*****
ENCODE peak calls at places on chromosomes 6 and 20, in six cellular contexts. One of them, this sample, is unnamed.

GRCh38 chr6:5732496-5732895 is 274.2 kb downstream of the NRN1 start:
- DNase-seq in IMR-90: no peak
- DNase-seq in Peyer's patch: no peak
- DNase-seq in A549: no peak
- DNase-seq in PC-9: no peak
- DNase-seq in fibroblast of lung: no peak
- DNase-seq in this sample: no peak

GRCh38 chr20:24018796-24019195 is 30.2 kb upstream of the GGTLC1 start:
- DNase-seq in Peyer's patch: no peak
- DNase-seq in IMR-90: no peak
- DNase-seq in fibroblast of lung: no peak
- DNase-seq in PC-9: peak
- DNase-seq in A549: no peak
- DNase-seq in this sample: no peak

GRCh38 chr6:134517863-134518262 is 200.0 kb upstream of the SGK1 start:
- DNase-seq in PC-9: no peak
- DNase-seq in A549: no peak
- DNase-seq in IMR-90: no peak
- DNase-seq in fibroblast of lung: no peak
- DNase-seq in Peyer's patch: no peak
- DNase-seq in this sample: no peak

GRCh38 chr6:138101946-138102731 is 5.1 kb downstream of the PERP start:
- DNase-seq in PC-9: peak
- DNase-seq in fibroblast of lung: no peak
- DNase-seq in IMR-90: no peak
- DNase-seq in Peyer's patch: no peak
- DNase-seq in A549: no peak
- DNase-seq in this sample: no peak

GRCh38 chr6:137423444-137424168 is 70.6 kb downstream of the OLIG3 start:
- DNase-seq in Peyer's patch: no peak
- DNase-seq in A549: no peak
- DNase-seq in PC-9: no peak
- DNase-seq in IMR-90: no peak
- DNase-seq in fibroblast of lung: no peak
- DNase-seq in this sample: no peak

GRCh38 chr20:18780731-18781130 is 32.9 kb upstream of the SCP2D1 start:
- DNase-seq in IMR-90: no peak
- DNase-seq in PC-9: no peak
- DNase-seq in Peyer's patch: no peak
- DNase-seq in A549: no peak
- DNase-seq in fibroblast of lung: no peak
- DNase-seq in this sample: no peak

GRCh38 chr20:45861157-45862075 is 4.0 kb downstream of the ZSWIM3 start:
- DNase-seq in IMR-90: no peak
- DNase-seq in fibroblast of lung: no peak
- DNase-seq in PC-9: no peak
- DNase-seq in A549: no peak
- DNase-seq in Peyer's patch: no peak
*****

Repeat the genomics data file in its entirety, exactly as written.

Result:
ENCODE peak calls at places on chromosomes 6 and 20, in six cellular contexts. One of them, this sample, is unnamed.

GRCh38 chr6:5732496-5732895 is 274.2 kb downstream of the NRN1 start:
- DNase-seq in IMR-90: no peak
- DNase-seq in Peyer's patch: no peak
- DNase-seq in A549: no peak
- DNase-seq in PC-9: no peak
- DNase-seq in fibroblast of lung: no peak
- DNase-seq in this sample: no peak

GRCh38 chr20:24018796-24019195 is 30.2 kb upstream of the GGTLC1 start:
- DNase-seq in Peyer's patch: no peak
- DNase-seq in IMR-90: no peak
- DNase-seq in fibroblast of lung: no peak
- DNase-seq in PC-9: peak
- DNase-seq in A549: no peak
- DNase-seq in this sample: no peak

GRCh38 chr6:134517863-134518262 is 200.0 kb upstream of the SGK1 start:
- DNase-seq in PC-9: no peak
- DNase-seq in A549: no peak
- DNase-seq in IMR-90: no peak
- DNase-seq in fibroblast of lung: no peak
- DNase-seq in Peyer's patch: no peak
- DNase-seq in this sample: no peak

GRCh38 chr6:138101946-138102731 is 5.1 kb downstream of the PERP start:
- DNase-seq in PC-9: peak
- DNase-seq in fibroblast of lung: no peak
- DNase-seq in IMR-90: no peak
- DNase-seq in Peyer's patch: no peak
- DNase-seq in A549: no peak
- DNase-seq in this sample: no peak

GRCh38 chr6:137423444-137424168 is 70.6 kb downstream of the OLIG3 start:
- DNase-seq in Peyer's patch: no peak
- DNase-seq in A549: no peak
- DNase-seq in PC-9: no peak
- DNase-seq in IMR-90: no peak
- DNase-seq in fibroblast of lung: no peak
- DNase-seq in this sample: no peak

GRCh38 chr20:18780731-18781130 is 32.9 kb upstream of the SCP2D1 start:
- DNase-seq in IMR-90: no peak
- DNase-seq in PC-9: no peak
- DNase-seq in Peyer's patch: no peak
- DNase-seq in A549: no peak
- DNase-seq in fibroblast of lung: no peak
- DNase-seq in this sample: no peak

GRCh38 chr20:45861157-45862075 is 4.0 kb downstream of the ZSWIM3 start:
- DNase-seq in IMR-90: no peak
- DNase-seq in fibroblast of lung: no peak
- DNase-seq in PC-9: no peak
- DNase-seq in A549: no peak
- DNase-seq in Peyer's patch: no peak